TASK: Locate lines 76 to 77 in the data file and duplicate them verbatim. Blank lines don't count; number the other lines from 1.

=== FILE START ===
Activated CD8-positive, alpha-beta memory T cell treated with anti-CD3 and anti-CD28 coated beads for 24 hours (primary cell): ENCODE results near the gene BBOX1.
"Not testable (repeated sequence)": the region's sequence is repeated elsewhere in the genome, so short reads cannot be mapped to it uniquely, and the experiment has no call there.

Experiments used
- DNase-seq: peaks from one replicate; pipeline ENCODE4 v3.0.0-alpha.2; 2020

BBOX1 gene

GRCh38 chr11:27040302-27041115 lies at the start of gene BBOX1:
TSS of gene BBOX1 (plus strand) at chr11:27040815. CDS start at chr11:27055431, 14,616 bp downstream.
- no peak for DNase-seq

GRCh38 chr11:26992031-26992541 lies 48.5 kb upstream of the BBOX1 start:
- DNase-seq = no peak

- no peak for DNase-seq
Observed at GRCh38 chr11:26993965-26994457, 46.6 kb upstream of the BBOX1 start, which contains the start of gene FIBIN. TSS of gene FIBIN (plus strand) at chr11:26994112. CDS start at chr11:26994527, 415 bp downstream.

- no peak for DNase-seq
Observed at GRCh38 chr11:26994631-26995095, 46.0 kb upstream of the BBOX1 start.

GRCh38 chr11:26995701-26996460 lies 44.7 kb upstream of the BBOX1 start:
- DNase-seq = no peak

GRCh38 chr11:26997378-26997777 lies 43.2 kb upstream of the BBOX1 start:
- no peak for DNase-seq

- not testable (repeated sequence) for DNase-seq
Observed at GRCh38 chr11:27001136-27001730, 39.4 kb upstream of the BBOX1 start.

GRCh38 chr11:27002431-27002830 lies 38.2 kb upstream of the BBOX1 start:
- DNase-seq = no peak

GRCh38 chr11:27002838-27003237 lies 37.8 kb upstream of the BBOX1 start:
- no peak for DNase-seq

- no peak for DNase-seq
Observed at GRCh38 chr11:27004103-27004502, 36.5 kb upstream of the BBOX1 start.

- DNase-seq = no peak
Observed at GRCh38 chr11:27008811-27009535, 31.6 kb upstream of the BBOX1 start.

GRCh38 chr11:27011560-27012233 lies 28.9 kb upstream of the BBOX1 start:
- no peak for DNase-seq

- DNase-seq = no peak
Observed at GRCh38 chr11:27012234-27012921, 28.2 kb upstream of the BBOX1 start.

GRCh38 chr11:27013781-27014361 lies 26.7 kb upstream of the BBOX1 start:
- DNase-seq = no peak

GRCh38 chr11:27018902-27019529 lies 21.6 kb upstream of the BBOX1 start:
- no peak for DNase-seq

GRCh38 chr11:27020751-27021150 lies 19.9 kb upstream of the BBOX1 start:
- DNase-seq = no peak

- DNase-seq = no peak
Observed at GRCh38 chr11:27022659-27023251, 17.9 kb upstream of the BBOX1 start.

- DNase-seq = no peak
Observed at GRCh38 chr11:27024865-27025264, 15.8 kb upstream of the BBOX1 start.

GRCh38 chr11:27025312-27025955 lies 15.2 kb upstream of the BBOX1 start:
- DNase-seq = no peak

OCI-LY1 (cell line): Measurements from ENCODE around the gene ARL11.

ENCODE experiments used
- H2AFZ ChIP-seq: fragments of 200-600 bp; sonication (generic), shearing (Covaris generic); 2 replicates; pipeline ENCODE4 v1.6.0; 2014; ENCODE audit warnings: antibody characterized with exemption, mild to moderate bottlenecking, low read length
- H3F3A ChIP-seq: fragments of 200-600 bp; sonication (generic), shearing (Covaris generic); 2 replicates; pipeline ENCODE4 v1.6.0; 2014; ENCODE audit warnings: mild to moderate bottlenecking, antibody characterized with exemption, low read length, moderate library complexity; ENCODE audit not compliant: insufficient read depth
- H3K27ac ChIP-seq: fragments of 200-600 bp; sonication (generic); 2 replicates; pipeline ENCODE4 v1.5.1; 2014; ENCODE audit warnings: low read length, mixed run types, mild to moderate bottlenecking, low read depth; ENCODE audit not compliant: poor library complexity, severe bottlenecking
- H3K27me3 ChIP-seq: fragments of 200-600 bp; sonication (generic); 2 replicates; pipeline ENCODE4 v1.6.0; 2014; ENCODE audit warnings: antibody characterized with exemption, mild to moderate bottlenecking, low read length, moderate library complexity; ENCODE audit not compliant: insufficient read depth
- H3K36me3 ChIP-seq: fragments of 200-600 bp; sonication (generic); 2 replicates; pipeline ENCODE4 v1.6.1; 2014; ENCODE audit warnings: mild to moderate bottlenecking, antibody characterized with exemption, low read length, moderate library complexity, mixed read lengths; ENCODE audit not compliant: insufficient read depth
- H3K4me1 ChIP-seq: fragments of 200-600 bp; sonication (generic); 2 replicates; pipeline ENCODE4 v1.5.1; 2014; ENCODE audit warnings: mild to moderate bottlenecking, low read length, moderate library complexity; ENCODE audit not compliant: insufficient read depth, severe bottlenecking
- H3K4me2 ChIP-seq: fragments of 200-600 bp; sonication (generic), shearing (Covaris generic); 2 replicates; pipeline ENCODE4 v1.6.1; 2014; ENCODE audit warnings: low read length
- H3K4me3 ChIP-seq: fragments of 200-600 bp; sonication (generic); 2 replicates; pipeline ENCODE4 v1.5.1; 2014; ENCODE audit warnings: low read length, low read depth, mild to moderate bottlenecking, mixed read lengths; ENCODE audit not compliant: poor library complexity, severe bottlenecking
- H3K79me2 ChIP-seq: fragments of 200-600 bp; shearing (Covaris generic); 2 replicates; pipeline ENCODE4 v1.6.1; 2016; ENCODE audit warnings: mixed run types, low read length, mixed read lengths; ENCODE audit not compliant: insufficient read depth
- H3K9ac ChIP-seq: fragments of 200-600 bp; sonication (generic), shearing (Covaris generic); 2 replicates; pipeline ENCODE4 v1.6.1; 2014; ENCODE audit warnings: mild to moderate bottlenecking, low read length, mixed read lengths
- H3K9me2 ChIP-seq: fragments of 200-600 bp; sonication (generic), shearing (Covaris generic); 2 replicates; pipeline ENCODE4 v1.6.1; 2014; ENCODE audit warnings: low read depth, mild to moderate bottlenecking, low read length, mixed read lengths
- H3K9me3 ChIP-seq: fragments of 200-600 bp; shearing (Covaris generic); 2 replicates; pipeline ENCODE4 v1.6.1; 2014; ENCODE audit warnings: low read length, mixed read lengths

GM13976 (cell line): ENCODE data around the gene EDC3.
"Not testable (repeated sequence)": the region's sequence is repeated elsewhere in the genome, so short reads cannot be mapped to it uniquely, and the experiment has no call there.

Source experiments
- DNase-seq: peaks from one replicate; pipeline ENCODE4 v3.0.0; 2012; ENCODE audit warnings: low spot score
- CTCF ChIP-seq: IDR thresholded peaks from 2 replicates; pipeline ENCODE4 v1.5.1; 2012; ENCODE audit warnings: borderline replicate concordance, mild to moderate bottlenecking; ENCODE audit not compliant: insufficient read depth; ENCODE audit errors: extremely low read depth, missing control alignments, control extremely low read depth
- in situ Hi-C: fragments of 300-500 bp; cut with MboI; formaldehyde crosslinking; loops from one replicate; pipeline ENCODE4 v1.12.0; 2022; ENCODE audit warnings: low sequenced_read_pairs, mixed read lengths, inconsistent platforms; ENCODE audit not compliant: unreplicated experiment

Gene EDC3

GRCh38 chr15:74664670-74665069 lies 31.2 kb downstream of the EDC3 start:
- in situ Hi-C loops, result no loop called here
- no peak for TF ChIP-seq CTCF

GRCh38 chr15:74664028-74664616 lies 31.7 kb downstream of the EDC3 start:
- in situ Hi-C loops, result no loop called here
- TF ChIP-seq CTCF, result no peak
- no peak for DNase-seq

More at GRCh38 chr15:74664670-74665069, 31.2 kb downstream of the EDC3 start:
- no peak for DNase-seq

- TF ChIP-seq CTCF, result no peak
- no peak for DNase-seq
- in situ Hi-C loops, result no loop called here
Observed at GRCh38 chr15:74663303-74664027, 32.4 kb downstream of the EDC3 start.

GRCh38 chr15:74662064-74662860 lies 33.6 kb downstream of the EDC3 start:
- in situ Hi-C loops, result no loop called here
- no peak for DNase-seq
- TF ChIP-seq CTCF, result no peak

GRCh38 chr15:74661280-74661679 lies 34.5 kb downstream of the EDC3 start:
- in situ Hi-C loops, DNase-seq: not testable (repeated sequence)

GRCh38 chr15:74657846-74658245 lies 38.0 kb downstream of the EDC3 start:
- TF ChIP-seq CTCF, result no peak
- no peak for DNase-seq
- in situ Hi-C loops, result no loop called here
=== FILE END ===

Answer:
- no peak for DNase-seq
- in situ Hi-C loops, result no loop called here